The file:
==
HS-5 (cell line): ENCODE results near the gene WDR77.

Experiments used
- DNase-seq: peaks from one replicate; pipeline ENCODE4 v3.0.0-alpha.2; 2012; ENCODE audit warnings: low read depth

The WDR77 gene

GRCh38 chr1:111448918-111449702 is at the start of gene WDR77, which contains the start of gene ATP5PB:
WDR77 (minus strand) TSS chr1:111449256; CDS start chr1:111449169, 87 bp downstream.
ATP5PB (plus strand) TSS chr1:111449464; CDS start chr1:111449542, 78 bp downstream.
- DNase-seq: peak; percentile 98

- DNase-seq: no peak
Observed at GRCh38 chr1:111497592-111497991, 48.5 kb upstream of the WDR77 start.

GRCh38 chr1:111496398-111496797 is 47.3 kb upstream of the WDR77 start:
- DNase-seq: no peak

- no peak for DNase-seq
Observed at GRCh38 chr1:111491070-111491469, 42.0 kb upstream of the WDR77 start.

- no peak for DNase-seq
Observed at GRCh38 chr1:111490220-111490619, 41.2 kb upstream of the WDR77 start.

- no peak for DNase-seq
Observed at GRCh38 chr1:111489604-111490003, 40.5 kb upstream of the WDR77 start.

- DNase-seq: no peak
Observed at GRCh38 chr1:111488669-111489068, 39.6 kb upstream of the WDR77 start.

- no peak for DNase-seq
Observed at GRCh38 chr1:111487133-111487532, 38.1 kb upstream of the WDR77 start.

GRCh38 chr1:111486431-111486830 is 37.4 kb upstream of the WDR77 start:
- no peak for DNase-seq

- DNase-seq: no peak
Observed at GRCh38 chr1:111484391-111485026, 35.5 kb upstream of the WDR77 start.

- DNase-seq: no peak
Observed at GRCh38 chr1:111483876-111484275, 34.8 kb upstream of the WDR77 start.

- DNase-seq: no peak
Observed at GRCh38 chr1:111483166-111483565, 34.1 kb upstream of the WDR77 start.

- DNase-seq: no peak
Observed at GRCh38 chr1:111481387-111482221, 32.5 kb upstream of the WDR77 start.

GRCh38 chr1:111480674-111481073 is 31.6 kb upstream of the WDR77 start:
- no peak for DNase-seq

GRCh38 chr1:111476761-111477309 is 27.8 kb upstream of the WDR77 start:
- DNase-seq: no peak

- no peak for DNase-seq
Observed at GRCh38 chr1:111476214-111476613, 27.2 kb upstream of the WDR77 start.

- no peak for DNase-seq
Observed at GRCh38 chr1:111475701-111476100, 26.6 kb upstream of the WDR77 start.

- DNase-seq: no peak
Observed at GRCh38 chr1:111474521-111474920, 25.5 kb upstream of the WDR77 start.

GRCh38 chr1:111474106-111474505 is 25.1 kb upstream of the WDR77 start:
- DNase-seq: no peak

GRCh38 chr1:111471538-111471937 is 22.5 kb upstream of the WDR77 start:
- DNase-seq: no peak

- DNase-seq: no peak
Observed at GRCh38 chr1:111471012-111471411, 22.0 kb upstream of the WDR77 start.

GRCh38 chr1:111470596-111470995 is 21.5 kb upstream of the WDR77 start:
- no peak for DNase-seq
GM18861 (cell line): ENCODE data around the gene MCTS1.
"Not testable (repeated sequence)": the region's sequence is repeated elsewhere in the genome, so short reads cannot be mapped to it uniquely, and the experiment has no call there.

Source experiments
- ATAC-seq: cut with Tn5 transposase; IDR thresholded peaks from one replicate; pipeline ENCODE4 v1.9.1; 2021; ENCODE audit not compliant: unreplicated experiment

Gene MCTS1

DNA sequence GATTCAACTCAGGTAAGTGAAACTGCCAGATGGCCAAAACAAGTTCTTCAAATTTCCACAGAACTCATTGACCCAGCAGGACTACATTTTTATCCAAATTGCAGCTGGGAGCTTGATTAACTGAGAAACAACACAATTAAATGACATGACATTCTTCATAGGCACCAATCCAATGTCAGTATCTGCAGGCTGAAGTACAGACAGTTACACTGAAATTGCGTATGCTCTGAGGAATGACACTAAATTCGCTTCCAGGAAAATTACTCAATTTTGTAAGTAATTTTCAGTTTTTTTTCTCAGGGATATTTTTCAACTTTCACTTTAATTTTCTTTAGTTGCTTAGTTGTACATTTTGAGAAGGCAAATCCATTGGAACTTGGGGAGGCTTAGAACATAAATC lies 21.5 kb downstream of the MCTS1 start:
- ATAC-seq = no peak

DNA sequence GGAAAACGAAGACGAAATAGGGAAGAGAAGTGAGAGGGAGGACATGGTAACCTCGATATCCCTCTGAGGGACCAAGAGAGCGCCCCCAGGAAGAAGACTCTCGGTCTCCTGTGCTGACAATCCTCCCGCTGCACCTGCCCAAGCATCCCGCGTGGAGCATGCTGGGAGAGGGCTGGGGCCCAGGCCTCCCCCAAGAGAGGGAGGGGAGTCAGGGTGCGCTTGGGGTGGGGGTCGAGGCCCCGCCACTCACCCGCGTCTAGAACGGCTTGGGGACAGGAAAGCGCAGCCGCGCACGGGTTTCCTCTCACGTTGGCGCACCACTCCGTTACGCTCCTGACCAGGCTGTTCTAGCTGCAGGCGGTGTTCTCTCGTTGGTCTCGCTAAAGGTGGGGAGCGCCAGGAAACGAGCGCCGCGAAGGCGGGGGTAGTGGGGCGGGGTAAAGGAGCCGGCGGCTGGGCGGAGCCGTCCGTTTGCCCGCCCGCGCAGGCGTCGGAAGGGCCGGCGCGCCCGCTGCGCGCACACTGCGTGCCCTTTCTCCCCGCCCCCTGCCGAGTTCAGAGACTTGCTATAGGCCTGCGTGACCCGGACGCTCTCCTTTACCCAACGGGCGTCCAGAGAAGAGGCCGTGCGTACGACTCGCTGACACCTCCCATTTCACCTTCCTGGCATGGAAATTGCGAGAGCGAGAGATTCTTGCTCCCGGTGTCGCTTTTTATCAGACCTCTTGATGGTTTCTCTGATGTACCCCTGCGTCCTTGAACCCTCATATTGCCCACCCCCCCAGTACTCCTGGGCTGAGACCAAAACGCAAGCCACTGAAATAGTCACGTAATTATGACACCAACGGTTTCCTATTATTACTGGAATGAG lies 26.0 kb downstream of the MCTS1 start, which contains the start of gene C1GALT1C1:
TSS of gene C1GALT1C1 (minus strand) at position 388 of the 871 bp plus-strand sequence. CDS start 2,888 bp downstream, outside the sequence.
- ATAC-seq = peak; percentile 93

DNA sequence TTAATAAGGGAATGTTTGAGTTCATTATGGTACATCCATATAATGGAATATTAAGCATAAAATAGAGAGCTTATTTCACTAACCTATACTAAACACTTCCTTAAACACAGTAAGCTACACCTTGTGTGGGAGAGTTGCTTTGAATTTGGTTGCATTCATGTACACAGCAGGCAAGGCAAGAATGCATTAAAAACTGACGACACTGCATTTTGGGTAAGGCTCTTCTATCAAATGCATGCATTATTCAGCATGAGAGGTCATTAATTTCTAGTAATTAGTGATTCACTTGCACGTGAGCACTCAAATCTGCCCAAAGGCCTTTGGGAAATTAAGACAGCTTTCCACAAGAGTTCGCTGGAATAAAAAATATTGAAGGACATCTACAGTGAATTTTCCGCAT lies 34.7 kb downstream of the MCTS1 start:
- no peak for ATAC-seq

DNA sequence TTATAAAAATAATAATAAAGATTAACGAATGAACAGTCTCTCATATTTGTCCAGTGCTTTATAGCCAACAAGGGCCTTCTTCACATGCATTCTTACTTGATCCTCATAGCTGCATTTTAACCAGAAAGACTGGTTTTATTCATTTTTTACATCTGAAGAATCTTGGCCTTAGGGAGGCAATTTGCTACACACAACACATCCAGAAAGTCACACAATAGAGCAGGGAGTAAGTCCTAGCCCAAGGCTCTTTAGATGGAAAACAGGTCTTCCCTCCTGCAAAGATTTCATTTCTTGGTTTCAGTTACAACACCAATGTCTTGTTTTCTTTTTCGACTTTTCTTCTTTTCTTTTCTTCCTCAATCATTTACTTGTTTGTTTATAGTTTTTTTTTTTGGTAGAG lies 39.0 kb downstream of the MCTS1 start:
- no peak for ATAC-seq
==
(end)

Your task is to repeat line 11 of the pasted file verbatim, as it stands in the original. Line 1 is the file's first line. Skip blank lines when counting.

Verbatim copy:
GRCh38 chr1:111496398-111496797 is 47.3 kb upstream of the WDR77 start: